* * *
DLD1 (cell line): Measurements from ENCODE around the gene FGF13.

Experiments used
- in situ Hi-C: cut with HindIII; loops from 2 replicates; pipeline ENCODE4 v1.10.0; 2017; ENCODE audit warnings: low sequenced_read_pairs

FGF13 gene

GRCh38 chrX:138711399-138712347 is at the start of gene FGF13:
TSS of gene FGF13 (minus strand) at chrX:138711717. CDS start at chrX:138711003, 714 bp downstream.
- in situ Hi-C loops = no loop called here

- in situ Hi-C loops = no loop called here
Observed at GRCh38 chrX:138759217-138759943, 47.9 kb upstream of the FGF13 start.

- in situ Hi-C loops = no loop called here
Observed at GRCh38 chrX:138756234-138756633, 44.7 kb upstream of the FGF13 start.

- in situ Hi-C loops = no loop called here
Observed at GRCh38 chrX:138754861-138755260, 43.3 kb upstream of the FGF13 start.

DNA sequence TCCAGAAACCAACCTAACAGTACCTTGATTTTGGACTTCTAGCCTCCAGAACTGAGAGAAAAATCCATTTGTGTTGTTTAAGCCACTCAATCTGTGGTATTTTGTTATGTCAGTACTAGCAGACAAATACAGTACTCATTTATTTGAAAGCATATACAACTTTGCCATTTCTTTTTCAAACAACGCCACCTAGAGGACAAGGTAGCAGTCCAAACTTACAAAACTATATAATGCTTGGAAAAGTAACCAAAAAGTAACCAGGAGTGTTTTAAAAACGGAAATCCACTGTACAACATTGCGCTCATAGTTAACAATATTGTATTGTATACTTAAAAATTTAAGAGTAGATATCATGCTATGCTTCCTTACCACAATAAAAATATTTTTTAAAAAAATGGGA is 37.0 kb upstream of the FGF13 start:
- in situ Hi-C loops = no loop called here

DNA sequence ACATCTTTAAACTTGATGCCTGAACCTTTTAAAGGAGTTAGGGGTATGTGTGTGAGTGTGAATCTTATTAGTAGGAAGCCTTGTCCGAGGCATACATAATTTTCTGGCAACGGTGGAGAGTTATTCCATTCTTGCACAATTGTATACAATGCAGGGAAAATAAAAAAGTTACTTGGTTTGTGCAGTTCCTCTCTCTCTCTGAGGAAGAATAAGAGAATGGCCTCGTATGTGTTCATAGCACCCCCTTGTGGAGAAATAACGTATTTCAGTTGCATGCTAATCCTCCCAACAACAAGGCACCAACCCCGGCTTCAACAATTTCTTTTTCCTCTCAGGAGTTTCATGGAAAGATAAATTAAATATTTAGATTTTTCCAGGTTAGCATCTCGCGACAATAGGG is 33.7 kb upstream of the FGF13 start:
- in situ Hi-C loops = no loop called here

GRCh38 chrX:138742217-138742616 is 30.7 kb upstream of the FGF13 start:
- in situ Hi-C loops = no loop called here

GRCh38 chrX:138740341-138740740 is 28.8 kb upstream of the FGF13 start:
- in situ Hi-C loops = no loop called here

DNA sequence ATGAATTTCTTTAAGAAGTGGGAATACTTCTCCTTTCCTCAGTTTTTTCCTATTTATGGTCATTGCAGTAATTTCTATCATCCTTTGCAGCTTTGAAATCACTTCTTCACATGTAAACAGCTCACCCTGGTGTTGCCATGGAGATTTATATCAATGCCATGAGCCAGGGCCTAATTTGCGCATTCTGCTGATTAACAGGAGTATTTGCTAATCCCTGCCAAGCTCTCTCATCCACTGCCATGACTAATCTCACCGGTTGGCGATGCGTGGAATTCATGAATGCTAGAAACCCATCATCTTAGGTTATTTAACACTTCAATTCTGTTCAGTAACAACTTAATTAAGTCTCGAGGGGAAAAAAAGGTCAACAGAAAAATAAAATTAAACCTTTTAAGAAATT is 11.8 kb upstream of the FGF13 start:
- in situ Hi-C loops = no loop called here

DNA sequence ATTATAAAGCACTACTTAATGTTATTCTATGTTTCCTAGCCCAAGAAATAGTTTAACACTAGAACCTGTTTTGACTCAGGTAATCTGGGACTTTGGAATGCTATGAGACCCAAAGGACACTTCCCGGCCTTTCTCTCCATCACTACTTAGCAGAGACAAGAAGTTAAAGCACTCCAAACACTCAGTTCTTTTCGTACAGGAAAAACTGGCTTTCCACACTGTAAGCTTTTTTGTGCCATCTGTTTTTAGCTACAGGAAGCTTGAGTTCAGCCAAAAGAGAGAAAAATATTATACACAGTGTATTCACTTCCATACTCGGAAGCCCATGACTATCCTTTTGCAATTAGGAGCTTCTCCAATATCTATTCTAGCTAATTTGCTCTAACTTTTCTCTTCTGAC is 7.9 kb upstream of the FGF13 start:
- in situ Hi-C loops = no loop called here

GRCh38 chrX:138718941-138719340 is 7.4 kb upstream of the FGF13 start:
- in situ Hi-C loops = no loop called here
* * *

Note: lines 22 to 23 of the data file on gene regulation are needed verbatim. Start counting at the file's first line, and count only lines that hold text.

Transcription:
DNA sequence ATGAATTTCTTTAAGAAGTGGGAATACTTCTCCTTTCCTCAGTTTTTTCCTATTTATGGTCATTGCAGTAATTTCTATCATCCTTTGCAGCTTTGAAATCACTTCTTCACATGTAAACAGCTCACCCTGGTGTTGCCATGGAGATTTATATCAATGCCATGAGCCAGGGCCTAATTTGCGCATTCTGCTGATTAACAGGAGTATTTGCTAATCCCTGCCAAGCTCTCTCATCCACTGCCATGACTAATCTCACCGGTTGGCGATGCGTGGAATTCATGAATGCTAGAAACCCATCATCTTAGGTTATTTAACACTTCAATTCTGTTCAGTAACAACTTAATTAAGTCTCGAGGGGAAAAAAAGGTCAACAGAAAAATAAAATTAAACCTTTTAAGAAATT is 11.8 kb upstream of the FGF13 start:
- in situ Hi-C loops = no loop called here